Fig. 3

TDI enhances carbachol-induced phosphorylation of myosin light chain in HASM cells. HASM cells were exposed to salicylic acid (SA 1 uM, vehicle F-12 medium) or toluene diisocyanate (TDI 1 uM, vehicle 0.1% ethanol) or dinitrochlorobenzene (DNCB 0.1 uM, vehicle 0.1% ethanol) for 24 h. Baseline or carbachol (CCh)-induced MLC phosphorylation was determined. a-c) TDI (1 uM) significantly decreased the baseline (n = 3 donors, *p = 0.047) MLC phosphorylation, while enhancing carbachol-induced MLC phosphorylation (n = 3 donors, *p = 0.03). d-f) SA or g-i) DNCB had little effect on baseline or carbachol-induced MLC phosphorylation (n = 3 donors)

Salicylic acid or toluene diisocyanate has little effect on agonist-induced [Ca2+]i in HASM cells

In HASM cells, agonist-induced elevation of cytosolic Ca2+ ([Ca2+]i) is a pivotal step in excitation contraction coupling. Amplified Ca2+ mobilization mechanisms are implicated in airway hyperreactivity [33, 34, 35]. To determine whether augmented [Ca2+]i mediates SA-induced AHR and TDI effects on MLC phosphorylation, HASM cells treated with these toxicants were stimulated with contractile agonists carbachol or histamine and [Ca2+]i was determined. SA or TDI pre-treatment has little effect on carbachol or histamine-induced [Ca2+]i (Fig. 4). DNCB had little effect on carbachol or histamine-induced Ca2+ mobilization (data not shown).
Fig. 4

Salicylic acid or toluene diisocyanate has little effect on agonist-induced [Ca2+]i in HASM cells. Confluent HASM cells were exposed to salicylic acid (SA: 0.1, 1 uM; vehicle: F-12 medium) or toluene diisocyanate (TDI: 0.1, 1 uM; vehicle: 0.1% ethanol) for 24 h, loaded with fluo-8 dye and stimulated with carbachol (CCh, 10 uM) or histamine (1 uM) to determine cytosolic elevation of Ca2+ ([Ca2+]i). SA has little effect on a-c) histamine or b-d) carbachol-induced [Ca2+]i. TDI has little effect on e-g) histamine or f-h) carbachol-induced [Ca2+]i. (Data representative of n = 3 donors. A, B, E, F: baseline-corrected mean fluorescence in relative fluorescence units (RFU); C, D, G, H: mean ± SEM of n = 3 donors, Area Under the Curve (AUC) of the Ca2+ transient; t (s): time in seconds)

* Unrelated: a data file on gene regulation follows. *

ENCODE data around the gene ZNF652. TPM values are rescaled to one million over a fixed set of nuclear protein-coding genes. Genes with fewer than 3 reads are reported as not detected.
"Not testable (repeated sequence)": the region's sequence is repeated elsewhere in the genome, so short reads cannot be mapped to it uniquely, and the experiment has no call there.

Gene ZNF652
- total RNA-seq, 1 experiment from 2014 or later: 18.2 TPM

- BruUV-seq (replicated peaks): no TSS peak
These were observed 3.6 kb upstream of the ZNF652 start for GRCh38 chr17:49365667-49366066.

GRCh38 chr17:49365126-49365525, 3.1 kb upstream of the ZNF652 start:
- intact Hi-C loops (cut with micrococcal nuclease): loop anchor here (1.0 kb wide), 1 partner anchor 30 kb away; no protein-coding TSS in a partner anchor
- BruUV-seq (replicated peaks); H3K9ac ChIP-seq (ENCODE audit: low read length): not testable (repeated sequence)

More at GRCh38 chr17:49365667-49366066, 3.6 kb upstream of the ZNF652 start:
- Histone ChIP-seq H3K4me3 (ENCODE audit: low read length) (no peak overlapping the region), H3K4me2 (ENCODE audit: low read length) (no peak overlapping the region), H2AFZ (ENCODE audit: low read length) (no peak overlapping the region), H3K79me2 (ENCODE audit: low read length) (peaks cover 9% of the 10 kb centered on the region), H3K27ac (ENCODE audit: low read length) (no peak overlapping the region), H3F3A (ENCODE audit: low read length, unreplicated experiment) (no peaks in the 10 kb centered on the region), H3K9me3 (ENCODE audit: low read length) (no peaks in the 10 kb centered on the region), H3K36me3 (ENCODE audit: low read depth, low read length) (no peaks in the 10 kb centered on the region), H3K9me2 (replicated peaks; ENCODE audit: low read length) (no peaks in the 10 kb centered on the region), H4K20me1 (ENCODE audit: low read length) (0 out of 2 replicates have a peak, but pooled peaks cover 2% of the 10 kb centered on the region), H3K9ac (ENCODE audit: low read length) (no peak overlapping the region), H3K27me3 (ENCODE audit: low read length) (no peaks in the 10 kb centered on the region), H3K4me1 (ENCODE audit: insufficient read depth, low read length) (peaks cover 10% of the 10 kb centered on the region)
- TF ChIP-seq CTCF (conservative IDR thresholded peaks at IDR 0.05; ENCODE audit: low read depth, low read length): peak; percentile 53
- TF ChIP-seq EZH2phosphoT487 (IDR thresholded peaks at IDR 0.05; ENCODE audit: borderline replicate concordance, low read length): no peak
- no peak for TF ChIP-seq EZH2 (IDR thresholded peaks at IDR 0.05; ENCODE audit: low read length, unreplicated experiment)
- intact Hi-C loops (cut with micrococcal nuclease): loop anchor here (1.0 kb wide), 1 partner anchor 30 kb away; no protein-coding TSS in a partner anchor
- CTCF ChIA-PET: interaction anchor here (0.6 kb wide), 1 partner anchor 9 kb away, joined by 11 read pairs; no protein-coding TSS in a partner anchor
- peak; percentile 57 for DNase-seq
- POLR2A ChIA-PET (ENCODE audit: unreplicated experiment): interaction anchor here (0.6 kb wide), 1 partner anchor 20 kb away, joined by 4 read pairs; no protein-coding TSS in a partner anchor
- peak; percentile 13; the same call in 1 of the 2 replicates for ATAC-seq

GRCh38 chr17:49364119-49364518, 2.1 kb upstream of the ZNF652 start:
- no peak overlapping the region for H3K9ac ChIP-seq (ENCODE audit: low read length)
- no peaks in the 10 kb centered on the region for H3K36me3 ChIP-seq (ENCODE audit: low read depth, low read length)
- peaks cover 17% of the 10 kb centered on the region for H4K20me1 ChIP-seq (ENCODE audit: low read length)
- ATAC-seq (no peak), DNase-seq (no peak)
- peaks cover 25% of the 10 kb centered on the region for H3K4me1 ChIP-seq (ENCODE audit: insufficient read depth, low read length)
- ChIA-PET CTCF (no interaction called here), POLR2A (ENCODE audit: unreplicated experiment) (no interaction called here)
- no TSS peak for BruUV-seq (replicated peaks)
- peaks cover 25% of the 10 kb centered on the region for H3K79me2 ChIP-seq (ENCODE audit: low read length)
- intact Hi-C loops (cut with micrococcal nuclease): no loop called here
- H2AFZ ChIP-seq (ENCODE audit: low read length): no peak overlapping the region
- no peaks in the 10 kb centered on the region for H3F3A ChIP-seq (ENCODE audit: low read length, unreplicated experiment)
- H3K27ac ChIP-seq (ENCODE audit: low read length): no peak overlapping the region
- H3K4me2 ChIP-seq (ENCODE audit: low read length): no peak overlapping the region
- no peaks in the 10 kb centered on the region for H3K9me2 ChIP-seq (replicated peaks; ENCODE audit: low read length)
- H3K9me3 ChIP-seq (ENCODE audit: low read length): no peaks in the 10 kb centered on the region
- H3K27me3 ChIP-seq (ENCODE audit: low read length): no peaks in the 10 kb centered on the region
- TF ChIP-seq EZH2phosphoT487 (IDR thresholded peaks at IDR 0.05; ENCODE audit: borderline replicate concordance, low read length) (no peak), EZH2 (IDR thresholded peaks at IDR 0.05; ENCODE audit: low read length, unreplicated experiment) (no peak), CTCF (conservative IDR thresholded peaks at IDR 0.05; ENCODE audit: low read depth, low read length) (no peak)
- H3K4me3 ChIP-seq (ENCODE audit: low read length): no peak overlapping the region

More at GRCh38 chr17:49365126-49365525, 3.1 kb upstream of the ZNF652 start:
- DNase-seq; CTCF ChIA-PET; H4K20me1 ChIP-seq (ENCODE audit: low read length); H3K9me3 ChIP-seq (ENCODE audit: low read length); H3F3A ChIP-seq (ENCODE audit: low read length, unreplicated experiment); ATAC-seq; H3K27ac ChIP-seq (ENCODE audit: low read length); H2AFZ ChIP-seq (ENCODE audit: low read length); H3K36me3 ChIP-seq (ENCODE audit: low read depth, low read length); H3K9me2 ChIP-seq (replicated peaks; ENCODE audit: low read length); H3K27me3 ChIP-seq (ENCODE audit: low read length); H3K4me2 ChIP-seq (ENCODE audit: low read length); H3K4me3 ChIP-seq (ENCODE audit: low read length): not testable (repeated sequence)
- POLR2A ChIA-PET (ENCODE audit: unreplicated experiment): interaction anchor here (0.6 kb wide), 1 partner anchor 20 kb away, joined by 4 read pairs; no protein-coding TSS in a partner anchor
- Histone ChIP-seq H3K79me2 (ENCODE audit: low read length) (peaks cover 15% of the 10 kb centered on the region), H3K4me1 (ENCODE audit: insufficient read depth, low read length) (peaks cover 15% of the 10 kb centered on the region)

DNCB induces Nrf-2-dependent anti-oxidant response in HASM cells

Oxidative stress is a common mechanism of injury by many respiratory toxicants. Since, DNCB has little effect on any of the experimental readouts in HASM cells and hPCLS, we tested whether DNCB induces oxidative injury in HASM cells. Nrf-2-mediated antioxidant response, as measured by NQO1 expression, tended to increase in the presence of DNCB (Fig. 5a & d), although there was a higher level of inter-donor variability in this response (n = 5 donors). However, siRNA-mediated silencing of Nrf-2, abolished DNCB-induced NQO1 expression in HASM cells, suggesting DNCB induces this antioxidant system in HASM cells (Fig. 5b). TDI, on the other hand, had little effect on NQO1 expression in HASM cells (Fig. 5c & e).
Fig. 5

DNCB induces Nrf-2-dependent antioxidant response in HASM cells. HASM cells were exposed to DNCB (0.01, 1, 1 uM) or vehicle (0.1% ethanol) for 24 h and NAD(P) H quinone oxidoreductase (NQO1), a cyto-protective gene product of Nrf-2 induction was determined as a readout for Nrf-2 induction. a & d) Although statistically not significant due to inter-donor variability (n = 5 donors), DNCB increased NQO1 levels in HASM cells. b) In HASM cells transfected with Nrf-2-taregted siRNA, DNCB-induced NQO1 induction was inhibited (n = 3 donors). c & e) TDI (0.01, 1, 1 uM), however, has little effect on NQO1 induction in HASM cells (n = 3 donors)

Discussion

The role of airway smooth muscle cells in AHR and asthma exacerbations is underestimated. We tested the hypothesis that three different toxicants, representing a non-sensitizing irritant (salicylic acid), respiratory sensitizer (toluene diisocyanate) and dermal sensitizer (dinitrochlorobenzene), modulate excitation-contraction coupling to induce AHR. Our findings show that the non-sensitizing irritant SA induces AHR in hPCLS, while the sensitizers TDI and DNCB had little effect. The toxicants had little effect on agonist-induced Ca2+ mobilization, while TDI potentiated carbachol-induced MLC phosphorylation in HASM cells. Our findings indicate that, (i) irritants such as salicylic acid may induce AHR independent of inflammatory mediator release, (ii) sensitizers, such as TDI, can act on airway smooth muscle cells to modulate EC coupling, and (iii) the dermal sensitizer DNCB induces Nrf-2 dependent antioxidant response in HASM cells without significant effects on EC coupling or AHR.